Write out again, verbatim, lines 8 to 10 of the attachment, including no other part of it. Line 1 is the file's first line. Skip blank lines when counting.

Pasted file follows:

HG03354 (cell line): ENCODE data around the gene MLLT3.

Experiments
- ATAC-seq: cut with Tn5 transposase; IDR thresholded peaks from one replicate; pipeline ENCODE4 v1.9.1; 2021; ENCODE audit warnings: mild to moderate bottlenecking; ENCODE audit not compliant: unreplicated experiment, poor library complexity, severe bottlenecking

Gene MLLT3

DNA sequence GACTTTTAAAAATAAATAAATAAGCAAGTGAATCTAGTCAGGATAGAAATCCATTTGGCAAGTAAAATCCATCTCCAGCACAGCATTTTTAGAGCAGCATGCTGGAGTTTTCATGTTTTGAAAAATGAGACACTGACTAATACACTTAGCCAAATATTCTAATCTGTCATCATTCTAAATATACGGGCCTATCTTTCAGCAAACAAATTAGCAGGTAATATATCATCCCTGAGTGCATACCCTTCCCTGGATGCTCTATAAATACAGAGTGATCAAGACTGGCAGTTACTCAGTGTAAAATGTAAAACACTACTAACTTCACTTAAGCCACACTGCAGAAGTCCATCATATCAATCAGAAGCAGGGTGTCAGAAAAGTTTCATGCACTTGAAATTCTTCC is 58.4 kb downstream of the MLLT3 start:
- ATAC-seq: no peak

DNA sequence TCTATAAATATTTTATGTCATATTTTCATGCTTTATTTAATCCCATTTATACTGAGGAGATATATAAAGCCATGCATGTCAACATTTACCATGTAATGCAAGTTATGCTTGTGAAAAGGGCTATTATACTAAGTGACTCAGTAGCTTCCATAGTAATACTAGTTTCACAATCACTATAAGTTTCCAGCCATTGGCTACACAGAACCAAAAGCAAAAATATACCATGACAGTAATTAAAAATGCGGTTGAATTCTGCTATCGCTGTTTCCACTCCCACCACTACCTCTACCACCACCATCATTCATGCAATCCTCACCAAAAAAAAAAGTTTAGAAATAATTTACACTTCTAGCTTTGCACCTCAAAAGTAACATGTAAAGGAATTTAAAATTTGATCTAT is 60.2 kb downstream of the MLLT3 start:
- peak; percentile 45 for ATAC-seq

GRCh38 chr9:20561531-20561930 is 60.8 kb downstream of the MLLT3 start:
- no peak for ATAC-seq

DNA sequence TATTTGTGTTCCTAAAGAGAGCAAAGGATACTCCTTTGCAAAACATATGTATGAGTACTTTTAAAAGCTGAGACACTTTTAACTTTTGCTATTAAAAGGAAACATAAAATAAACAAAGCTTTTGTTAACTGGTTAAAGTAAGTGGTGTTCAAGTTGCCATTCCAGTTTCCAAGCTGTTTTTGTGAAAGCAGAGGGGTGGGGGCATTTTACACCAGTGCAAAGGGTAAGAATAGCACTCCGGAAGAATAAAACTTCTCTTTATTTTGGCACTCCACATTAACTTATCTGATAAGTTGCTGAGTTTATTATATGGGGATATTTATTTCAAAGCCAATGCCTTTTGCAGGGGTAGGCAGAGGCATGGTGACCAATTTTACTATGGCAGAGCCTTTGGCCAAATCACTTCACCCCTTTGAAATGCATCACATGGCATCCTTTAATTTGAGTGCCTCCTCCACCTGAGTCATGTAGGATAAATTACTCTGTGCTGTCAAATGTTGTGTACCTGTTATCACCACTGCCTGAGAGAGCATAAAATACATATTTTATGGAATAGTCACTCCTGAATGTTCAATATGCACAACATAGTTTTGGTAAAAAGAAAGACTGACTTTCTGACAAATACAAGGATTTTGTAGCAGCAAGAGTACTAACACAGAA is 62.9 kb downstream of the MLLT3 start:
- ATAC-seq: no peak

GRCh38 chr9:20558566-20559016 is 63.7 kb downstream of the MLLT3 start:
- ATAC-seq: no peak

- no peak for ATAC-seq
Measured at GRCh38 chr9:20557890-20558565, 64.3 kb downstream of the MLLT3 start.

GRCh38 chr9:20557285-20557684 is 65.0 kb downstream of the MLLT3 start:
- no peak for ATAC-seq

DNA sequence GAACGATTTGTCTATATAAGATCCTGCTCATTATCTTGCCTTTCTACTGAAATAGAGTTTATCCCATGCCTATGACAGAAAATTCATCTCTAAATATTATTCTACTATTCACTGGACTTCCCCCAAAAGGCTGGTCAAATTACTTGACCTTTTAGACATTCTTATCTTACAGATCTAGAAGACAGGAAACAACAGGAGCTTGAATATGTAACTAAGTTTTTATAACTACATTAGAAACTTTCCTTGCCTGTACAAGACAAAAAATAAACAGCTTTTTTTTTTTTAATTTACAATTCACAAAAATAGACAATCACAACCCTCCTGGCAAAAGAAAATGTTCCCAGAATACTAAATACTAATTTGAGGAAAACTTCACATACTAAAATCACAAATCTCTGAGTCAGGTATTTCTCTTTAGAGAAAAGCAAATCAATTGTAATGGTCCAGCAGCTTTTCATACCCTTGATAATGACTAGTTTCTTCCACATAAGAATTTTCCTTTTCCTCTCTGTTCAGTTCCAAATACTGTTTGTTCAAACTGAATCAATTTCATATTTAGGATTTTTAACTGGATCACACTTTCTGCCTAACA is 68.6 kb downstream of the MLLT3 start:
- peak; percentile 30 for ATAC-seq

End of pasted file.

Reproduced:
- peak; percentile 45 for ATAC-seq

GRCh38 chr9:20561531-20561930 is 60.8 kb downstream of the MLLT3 start:
- no peak for ATAC-seq